Mesoscopic Segregation of Excitation and Inhibition in a Brain Network Model
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Neurons in the brain are known to operate under a careful balance of excitation and inhibition, which maintains neural microcircuits within the proper operational range. How this balance is played out at the mesoscopic level of neuronal populations is, however, less clear. In order to address this issue, here we use a coupled neural mass model to study computationally the dynamics of a network of cortical macrocolumns operating in a partially synchronized, irregular regime. The topology of the network is heterogeneous, with a few of the nodes acting as connector hubs while the rest are relatively poorly connected. Our results show that in this type of mesoscopic network excitation and inhibition spontaneously segregate, with some columns actingmainly in an excitatory manner while some others have predominantly an inhibitory effect on their neighbors.We characterize the conditions under which this segregation arises, and relate the character of the different columns with their to- pological role within the network. In particular, we show that the connector hubs are preferentially inhibitory, the more so the larger the node's connectivity. These results suggest a potential mesoscale organization of the excitation-inhibition balance in brain networks.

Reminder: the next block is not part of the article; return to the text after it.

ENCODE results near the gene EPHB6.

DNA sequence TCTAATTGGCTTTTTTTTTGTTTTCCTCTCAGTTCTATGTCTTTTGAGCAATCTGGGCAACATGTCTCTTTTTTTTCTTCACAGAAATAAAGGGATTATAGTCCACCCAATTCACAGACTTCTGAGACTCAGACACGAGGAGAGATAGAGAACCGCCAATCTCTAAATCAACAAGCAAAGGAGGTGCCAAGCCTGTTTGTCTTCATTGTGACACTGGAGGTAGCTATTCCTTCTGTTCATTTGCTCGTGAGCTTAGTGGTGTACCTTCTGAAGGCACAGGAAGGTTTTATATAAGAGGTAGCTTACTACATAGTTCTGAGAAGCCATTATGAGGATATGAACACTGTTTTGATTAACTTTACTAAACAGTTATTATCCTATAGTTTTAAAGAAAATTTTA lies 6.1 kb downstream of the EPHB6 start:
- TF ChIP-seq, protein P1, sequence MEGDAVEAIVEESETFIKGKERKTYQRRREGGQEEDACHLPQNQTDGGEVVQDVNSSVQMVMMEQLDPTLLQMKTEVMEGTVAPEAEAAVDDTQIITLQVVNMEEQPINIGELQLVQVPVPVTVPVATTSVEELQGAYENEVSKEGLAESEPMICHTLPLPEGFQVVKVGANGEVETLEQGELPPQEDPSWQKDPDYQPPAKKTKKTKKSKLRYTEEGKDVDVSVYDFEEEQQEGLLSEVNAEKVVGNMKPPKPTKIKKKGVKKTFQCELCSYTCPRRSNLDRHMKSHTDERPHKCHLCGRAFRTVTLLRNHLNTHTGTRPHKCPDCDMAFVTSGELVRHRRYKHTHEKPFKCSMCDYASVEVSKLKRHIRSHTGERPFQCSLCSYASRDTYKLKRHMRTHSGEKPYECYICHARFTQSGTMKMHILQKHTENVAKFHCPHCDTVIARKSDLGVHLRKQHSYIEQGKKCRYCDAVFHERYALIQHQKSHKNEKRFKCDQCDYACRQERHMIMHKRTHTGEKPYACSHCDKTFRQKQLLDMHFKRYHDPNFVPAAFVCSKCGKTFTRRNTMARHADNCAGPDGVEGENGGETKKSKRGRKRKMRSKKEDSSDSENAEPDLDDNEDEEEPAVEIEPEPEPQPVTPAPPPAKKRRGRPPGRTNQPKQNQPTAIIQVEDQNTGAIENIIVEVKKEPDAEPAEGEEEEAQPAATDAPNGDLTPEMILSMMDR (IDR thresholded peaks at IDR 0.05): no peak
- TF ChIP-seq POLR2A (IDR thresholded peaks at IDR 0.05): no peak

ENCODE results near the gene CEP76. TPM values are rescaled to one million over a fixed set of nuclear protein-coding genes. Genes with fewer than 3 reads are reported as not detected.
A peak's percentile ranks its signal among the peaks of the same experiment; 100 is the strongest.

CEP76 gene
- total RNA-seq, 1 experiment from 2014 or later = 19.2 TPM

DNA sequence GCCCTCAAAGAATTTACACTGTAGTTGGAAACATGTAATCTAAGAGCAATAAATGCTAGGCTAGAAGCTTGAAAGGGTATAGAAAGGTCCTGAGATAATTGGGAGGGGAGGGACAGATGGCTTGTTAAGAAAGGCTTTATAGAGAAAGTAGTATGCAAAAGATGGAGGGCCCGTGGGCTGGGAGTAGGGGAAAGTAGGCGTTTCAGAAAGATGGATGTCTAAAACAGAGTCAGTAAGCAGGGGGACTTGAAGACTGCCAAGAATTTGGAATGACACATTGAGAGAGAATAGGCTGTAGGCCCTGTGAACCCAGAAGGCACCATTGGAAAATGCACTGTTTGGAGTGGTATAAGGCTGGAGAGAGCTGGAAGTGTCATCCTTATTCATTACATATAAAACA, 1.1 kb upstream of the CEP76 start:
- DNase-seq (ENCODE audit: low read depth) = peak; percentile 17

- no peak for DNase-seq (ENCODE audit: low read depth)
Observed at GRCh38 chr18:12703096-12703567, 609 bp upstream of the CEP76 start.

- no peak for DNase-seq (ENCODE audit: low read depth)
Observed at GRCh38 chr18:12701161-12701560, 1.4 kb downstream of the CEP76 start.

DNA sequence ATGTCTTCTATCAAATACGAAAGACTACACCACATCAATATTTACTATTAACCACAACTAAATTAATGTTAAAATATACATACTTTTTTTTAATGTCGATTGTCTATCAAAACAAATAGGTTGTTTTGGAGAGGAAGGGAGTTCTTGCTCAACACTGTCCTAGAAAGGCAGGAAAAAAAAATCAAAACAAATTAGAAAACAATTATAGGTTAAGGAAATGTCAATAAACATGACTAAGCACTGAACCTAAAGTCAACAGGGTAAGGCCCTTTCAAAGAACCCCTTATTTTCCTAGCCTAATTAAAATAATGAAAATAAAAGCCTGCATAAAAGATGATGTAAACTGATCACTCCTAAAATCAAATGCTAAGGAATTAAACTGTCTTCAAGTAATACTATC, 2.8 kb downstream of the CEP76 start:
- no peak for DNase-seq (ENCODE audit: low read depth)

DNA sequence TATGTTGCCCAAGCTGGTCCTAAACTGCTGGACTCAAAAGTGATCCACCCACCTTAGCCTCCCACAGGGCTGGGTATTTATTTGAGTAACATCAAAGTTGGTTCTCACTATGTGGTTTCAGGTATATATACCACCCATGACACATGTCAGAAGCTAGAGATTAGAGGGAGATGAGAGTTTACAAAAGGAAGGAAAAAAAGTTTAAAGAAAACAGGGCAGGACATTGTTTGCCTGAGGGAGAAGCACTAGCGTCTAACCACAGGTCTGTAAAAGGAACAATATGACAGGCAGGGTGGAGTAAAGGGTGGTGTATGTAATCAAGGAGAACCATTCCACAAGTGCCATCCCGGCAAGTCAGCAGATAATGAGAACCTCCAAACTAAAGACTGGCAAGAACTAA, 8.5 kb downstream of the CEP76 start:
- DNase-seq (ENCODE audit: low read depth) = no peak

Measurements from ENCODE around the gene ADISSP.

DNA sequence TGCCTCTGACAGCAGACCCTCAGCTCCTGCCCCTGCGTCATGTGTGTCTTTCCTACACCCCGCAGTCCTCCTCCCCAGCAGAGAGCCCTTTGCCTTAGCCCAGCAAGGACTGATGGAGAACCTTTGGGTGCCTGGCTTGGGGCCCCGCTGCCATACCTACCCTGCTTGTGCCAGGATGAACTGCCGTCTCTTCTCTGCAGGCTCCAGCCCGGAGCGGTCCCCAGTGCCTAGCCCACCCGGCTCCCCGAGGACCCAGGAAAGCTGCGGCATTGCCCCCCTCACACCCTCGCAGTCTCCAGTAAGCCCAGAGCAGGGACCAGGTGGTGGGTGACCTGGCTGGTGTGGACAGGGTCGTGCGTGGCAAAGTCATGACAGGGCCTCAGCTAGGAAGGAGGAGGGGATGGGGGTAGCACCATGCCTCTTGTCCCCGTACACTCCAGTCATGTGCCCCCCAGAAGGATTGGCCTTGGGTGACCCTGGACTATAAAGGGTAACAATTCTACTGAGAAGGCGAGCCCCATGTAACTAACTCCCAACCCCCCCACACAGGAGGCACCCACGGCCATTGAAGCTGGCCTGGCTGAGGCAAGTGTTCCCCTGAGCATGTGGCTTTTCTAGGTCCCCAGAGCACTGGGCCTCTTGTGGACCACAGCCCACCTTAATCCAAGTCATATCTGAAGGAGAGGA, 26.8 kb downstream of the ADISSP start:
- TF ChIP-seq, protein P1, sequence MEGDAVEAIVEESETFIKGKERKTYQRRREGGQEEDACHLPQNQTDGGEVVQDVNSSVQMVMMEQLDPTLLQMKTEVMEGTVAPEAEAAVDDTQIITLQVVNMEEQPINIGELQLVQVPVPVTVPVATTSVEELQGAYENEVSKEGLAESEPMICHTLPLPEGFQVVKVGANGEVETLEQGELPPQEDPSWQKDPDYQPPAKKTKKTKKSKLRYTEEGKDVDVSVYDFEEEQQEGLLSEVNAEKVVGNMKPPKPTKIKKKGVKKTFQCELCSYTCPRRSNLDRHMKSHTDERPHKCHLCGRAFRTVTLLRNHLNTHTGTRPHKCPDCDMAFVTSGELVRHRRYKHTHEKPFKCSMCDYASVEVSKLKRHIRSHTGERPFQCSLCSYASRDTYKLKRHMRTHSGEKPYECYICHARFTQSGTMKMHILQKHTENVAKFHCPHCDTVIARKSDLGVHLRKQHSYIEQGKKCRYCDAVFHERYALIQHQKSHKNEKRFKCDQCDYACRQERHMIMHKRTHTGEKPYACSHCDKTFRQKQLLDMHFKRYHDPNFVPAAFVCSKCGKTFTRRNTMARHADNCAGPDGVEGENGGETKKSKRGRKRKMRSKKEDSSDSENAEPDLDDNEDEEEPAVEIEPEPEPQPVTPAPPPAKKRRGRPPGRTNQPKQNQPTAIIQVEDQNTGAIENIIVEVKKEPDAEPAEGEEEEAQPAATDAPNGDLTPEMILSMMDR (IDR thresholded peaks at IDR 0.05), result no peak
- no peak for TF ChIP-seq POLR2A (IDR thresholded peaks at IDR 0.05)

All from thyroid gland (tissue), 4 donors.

CitationMalagarriga, D. [et al.]. Mesoscopic segregation of excitation and inhibition in a brain network model. "PLOS computational biology", 09 Febrer 2015, vol. 11, p. 1-21.